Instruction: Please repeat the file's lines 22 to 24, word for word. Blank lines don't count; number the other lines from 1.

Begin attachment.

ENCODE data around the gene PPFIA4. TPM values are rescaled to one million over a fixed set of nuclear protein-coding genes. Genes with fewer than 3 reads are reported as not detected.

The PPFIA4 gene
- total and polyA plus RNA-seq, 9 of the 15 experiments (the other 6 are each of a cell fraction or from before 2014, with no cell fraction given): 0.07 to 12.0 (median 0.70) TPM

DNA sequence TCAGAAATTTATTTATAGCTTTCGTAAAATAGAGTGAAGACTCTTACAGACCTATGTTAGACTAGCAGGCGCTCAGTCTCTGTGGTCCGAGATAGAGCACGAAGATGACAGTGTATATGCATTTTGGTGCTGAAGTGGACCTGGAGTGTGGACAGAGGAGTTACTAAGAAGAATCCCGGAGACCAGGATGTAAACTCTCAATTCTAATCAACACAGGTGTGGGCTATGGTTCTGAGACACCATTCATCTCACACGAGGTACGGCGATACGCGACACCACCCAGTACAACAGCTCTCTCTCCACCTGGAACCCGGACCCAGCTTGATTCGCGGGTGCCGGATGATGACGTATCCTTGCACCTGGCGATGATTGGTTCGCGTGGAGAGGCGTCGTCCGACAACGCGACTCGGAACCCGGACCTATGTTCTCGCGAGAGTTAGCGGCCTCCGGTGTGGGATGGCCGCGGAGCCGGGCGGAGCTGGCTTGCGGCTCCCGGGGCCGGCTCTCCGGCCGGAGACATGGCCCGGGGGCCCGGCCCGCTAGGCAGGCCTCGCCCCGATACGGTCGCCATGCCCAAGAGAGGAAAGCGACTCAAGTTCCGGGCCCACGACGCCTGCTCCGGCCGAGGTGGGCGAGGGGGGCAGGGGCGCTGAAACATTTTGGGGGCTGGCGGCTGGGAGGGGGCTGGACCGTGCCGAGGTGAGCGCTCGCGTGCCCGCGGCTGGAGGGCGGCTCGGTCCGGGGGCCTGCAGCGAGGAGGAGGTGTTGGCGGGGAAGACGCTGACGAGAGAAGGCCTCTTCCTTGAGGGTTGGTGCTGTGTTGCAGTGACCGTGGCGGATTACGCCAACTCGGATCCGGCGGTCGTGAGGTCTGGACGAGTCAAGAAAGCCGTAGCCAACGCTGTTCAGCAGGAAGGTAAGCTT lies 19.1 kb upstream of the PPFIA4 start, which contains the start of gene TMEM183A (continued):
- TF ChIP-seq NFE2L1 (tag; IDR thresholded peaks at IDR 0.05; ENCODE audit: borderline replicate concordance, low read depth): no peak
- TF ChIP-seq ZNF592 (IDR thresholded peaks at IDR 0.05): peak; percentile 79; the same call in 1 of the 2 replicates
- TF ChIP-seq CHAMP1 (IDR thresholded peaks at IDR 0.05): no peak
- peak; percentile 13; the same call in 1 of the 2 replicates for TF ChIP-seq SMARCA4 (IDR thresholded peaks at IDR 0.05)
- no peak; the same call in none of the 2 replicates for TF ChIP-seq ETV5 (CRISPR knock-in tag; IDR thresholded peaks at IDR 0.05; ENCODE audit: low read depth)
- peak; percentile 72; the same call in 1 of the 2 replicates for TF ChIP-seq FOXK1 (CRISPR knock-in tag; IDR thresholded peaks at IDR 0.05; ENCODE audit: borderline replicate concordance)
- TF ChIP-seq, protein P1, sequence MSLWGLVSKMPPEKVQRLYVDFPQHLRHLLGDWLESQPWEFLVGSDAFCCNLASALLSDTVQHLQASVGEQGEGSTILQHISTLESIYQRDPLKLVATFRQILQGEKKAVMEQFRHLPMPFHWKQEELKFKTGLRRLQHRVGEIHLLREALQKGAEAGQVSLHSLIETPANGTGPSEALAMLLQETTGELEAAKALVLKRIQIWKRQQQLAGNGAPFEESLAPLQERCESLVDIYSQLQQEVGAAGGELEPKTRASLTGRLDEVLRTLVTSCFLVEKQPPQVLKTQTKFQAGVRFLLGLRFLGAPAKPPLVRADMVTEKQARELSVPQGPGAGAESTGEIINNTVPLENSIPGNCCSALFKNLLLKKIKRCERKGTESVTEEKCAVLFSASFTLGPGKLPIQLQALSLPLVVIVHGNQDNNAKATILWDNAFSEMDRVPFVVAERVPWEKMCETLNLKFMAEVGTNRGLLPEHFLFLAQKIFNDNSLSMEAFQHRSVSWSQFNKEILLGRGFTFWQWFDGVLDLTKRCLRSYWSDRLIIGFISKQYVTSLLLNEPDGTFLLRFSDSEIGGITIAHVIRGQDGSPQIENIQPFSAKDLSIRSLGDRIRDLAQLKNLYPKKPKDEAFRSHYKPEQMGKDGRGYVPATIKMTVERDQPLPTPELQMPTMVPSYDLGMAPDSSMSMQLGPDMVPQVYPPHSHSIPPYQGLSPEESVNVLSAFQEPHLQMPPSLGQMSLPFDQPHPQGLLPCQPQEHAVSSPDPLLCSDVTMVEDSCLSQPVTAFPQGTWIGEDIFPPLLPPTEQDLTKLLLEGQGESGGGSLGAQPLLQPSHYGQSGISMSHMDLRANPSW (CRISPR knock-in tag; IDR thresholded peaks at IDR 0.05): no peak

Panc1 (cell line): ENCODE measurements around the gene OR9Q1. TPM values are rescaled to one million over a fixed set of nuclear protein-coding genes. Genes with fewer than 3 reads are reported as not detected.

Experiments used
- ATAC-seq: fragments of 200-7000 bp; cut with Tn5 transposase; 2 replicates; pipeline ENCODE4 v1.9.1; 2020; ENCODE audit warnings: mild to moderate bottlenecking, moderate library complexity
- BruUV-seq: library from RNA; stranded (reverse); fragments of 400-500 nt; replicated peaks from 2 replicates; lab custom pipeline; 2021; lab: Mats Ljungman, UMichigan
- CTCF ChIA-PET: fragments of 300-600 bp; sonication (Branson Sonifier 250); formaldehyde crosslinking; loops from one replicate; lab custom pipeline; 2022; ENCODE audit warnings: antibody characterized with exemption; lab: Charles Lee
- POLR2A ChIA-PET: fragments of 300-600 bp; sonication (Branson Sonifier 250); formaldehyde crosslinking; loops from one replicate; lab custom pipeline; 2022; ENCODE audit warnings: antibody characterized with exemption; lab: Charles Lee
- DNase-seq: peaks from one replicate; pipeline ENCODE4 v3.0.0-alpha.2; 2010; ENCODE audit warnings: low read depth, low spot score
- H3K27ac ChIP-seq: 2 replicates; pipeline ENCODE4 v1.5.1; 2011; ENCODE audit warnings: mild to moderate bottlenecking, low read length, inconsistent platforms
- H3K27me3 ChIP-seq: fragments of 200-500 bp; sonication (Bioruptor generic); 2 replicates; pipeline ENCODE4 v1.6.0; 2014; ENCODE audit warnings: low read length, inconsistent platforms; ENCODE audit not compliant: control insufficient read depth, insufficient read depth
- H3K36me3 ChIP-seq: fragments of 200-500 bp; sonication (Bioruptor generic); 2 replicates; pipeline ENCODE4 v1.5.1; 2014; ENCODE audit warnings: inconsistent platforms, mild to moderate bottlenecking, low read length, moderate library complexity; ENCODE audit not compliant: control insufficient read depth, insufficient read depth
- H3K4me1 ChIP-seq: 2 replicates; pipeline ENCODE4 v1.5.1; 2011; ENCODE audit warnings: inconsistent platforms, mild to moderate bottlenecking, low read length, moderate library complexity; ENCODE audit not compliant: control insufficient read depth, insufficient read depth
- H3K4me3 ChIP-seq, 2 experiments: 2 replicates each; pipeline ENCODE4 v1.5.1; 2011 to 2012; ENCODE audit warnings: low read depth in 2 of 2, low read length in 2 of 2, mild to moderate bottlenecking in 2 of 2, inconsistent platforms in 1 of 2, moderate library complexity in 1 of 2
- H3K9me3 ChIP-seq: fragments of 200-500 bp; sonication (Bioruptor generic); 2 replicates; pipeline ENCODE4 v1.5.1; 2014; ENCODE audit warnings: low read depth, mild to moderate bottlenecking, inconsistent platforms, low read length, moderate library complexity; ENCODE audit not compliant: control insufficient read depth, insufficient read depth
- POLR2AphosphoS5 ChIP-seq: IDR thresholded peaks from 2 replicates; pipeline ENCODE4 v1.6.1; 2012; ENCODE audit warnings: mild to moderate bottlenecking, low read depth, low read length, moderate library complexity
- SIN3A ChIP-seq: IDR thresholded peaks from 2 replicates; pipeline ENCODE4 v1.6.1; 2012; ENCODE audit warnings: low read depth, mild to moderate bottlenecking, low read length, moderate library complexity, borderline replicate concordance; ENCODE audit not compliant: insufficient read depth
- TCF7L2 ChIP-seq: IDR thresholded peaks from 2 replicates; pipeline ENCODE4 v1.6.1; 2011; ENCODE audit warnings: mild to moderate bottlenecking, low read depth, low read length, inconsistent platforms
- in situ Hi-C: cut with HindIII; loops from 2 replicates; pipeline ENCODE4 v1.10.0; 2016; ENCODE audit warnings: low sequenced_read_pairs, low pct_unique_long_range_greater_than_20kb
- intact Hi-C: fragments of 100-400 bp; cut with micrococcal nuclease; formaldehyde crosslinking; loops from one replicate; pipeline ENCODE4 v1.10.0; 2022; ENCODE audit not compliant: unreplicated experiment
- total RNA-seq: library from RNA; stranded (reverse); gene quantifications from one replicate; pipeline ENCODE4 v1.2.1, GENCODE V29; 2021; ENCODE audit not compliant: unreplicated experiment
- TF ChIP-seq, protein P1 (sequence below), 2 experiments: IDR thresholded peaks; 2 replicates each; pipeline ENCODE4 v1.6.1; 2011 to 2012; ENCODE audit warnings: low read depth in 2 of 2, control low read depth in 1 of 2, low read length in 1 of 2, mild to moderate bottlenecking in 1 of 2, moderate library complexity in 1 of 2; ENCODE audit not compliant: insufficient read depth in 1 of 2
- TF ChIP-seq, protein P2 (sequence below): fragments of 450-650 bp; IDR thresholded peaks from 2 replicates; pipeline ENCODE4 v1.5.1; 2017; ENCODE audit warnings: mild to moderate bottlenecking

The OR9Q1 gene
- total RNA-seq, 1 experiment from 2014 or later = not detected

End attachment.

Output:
- H3K4me1 ChIP-seq: 2 replicates; pipeline ENCODE4 v1.5.1; 2011; ENCODE audit warnings: inconsistent platforms, mild to moderate bottlenecking, low read length, moderate library complexity; ENCODE audit not compliant: control insufficient read depth, insufficient read depth
- H3K4me3 ChIP-seq, 2 experiments: 2 replicates each; pipeline ENCODE4 v1.5.1; 2011 to 2012; ENCODE audit warnings: low read depth in 2 of 2, low read length in 2 of 2, mild to moderate bottlenecking in 2 of 2, inconsistent platforms in 1 of 2, moderate library complexity in 1 of 2
- H3K9me3 ChIP-seq: fragments of 200-500 bp; sonication (Bioruptor generic); 2 replicates; pipeline ENCODE4 v1.5.1; 2014; ENCODE audit warnings: low read depth, mild to moderate bottlenecking, inconsistent platforms, low read length, moderate library complexity; ENCODE audit not compliant: control insufficient read depth, insufficient read depth